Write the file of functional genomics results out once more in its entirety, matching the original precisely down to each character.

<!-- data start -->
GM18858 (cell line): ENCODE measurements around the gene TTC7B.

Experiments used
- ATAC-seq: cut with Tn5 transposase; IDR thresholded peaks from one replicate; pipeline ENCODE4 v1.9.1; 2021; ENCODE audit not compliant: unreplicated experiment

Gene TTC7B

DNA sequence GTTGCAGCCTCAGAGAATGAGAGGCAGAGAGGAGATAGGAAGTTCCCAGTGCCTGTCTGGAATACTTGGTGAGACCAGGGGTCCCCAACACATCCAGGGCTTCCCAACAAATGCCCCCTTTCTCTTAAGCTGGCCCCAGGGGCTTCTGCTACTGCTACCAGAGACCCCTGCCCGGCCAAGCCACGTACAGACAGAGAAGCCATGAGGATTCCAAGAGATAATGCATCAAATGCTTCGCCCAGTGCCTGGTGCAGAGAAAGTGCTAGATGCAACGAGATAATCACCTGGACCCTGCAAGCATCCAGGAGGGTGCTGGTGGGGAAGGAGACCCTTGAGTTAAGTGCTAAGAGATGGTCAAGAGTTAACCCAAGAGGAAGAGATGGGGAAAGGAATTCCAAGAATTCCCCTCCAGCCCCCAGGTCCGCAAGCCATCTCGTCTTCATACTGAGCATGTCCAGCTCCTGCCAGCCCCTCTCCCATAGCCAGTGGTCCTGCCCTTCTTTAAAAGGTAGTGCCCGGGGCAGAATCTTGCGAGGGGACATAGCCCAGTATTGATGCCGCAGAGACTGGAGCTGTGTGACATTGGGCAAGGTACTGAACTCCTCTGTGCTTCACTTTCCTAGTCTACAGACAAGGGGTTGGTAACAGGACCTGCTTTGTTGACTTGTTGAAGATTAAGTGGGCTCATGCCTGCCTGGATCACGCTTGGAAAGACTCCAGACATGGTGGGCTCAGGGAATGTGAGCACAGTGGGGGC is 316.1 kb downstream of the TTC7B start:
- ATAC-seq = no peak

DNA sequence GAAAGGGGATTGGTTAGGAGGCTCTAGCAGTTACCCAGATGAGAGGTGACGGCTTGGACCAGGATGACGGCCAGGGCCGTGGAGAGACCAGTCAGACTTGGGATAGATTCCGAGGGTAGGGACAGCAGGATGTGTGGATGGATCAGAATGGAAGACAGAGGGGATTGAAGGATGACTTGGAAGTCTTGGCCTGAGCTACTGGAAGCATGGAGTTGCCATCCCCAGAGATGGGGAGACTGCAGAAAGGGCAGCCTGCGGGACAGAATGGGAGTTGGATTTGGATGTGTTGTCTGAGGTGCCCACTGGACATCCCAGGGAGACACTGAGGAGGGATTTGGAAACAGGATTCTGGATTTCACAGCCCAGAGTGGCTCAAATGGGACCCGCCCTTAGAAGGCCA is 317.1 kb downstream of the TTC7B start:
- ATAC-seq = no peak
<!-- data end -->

GM18858 (cell line): ENCODE measurements around the gene TTC7B.

Experiments used
- ATAC-seq: cut with Tn5 transposase; IDR thresholded peaks from one replicate; pipeline ENCODE4 v1.9.1; 2021; ENCODE audit not compliant: unreplicated experiment

Gene TTC7B

DNA sequence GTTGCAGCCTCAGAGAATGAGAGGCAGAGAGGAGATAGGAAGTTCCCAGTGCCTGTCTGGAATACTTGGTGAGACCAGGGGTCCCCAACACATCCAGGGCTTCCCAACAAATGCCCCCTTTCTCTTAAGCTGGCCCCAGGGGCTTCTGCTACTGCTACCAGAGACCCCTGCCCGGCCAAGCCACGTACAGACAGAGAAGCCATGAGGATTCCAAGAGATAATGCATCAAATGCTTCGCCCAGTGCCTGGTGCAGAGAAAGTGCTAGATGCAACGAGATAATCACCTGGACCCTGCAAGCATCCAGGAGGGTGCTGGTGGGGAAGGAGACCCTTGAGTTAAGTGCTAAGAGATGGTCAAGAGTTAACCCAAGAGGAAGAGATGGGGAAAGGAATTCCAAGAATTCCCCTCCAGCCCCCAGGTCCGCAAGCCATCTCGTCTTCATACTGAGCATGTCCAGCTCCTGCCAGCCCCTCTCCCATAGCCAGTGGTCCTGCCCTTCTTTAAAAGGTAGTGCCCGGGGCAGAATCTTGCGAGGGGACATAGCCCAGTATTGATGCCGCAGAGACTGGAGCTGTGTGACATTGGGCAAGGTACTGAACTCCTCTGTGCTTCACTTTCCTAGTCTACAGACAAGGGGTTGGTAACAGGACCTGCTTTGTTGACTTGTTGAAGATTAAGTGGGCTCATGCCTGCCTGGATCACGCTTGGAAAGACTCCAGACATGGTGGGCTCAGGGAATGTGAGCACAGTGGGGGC is 316.1 kb downstream of the TTC7B start:
- ATAC-seq = no peak

DNA sequence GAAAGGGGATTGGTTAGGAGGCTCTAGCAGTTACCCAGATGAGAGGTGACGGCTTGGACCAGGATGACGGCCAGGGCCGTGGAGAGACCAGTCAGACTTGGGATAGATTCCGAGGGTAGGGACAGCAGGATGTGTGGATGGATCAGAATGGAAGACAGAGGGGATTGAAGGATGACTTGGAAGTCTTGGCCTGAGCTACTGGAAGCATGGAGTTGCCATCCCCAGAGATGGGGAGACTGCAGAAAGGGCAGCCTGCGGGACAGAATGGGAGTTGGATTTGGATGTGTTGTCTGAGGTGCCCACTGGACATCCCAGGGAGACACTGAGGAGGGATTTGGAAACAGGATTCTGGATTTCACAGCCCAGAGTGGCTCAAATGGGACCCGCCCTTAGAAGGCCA is 317.1 kb downstream of the TTC7B start:
- ATAC-seq = no peak